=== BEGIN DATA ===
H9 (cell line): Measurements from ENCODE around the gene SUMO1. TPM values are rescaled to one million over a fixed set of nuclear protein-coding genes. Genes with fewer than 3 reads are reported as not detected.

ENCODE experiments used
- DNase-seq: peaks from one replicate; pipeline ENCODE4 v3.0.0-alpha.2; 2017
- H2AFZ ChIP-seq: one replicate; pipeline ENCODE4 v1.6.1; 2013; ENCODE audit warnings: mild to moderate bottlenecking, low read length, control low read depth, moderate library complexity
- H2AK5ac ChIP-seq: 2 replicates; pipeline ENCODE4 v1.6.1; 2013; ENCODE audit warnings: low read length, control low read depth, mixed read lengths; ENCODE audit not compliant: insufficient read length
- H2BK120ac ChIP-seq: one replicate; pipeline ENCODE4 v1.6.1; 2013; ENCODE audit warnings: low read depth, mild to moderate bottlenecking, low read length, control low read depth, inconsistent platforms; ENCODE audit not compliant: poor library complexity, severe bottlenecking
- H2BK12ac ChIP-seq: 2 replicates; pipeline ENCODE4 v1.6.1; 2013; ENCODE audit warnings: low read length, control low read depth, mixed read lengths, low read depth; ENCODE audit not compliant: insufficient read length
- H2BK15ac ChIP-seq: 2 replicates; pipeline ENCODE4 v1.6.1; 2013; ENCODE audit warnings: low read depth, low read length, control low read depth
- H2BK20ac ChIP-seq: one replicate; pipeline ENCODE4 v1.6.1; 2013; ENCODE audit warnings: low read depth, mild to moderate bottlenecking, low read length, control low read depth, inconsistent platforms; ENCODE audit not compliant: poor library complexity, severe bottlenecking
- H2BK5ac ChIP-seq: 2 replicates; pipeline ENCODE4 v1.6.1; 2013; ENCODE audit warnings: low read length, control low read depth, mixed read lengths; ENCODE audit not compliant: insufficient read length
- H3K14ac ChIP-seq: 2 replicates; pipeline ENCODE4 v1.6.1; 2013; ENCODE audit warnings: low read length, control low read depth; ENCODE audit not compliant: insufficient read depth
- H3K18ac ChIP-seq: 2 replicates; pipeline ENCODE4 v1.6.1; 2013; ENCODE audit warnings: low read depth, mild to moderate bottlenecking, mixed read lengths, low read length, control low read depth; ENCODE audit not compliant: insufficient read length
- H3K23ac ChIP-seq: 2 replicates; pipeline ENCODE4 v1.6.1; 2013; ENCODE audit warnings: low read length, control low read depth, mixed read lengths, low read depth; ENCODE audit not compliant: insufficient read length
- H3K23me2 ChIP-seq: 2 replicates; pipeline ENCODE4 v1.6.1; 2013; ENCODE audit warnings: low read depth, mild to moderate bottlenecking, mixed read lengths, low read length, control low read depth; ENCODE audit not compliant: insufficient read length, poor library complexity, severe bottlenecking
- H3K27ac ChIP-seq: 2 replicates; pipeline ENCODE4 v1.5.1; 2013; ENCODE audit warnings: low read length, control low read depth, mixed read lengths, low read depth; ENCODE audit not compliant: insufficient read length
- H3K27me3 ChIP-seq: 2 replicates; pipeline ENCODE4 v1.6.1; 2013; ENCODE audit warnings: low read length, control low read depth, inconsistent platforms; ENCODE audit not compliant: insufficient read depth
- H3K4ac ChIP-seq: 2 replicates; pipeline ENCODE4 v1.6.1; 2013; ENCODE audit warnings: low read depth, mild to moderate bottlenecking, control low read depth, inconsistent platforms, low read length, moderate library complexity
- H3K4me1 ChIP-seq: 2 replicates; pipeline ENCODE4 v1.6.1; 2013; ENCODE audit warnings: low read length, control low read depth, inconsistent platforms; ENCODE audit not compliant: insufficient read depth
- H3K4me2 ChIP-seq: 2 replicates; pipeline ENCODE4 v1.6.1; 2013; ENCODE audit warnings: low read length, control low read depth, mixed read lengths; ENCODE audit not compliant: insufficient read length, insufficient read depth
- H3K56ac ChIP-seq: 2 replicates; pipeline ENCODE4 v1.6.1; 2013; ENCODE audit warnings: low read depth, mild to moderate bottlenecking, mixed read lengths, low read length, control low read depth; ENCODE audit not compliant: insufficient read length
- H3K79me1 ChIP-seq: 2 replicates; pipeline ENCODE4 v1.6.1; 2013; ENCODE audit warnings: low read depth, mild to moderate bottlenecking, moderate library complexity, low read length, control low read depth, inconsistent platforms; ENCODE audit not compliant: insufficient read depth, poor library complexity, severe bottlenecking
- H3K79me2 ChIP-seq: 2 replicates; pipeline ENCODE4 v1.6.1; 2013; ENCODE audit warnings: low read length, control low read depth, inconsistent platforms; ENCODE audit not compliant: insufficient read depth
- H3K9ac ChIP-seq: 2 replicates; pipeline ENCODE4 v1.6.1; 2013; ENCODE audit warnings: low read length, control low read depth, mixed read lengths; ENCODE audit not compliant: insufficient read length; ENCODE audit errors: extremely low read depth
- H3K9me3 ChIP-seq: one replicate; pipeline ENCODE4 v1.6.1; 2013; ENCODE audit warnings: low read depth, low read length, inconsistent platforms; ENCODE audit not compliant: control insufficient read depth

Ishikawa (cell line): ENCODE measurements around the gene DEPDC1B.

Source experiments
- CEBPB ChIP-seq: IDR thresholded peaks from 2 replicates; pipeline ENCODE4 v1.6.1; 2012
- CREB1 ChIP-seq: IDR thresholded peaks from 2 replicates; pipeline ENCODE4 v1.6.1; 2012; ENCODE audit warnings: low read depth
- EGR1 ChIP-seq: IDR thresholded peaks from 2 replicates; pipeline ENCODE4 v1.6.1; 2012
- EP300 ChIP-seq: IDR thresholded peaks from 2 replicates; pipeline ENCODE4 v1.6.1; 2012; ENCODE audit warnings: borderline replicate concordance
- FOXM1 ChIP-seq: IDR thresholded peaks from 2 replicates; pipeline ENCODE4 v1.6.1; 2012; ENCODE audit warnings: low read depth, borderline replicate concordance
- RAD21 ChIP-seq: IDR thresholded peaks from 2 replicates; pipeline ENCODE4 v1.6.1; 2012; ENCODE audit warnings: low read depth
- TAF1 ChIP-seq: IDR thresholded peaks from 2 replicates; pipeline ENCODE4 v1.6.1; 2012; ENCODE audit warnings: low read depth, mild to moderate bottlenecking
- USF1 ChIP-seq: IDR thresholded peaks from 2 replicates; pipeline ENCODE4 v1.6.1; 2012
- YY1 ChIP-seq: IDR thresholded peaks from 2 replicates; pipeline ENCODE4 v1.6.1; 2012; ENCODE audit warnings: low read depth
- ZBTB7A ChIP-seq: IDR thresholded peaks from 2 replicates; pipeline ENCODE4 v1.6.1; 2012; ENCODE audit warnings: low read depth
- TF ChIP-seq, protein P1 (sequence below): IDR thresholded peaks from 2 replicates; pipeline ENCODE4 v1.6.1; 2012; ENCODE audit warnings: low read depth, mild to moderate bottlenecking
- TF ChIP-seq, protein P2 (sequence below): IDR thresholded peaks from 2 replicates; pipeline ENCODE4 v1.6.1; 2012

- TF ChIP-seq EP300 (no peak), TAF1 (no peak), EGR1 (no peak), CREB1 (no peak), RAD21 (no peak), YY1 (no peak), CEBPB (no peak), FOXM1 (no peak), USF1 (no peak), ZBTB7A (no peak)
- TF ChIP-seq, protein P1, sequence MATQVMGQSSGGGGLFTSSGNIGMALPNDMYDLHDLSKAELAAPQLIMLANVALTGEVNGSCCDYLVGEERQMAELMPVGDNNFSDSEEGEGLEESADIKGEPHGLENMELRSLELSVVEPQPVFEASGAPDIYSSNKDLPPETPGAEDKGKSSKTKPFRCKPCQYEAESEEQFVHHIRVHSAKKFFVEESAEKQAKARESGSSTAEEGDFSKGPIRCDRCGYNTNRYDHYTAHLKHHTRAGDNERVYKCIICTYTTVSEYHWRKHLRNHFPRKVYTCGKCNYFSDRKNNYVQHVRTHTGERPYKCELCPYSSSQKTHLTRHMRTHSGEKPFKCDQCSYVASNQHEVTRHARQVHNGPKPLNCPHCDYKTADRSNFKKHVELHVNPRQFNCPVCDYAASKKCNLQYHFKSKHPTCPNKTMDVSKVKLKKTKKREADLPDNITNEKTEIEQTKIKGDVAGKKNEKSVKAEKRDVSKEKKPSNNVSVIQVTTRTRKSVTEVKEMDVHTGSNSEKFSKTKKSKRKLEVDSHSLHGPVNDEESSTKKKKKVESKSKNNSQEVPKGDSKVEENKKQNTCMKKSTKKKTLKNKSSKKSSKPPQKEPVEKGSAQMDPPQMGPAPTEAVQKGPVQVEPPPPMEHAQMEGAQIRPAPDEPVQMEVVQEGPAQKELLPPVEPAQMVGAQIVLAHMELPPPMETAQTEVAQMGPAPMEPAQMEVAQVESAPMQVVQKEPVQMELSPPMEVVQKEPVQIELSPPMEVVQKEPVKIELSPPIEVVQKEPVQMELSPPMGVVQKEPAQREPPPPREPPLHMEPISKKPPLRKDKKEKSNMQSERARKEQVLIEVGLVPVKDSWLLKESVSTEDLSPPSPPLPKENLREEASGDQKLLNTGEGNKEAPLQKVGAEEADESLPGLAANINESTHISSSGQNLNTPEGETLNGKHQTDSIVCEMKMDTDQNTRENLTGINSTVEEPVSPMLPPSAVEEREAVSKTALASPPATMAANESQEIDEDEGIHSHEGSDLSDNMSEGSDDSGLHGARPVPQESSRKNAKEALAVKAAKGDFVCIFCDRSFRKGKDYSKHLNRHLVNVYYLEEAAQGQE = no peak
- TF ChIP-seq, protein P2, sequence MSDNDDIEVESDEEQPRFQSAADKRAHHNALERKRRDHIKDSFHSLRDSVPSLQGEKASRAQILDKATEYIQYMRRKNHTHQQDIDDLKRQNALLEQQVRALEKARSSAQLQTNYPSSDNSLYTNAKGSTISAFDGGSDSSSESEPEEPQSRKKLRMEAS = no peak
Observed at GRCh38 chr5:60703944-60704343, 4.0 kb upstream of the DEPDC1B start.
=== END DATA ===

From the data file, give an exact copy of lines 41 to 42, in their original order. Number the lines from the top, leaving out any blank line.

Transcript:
- TF ChIP-seq, protein P2, sequence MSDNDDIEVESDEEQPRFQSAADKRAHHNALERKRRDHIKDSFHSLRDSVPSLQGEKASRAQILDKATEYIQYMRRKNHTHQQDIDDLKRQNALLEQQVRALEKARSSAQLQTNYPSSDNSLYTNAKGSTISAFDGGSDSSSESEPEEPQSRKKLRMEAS = no peak
Observed at GRCh38 chr5:60703944-60704343, 4.0 kb upstream of the DEPDC1B start.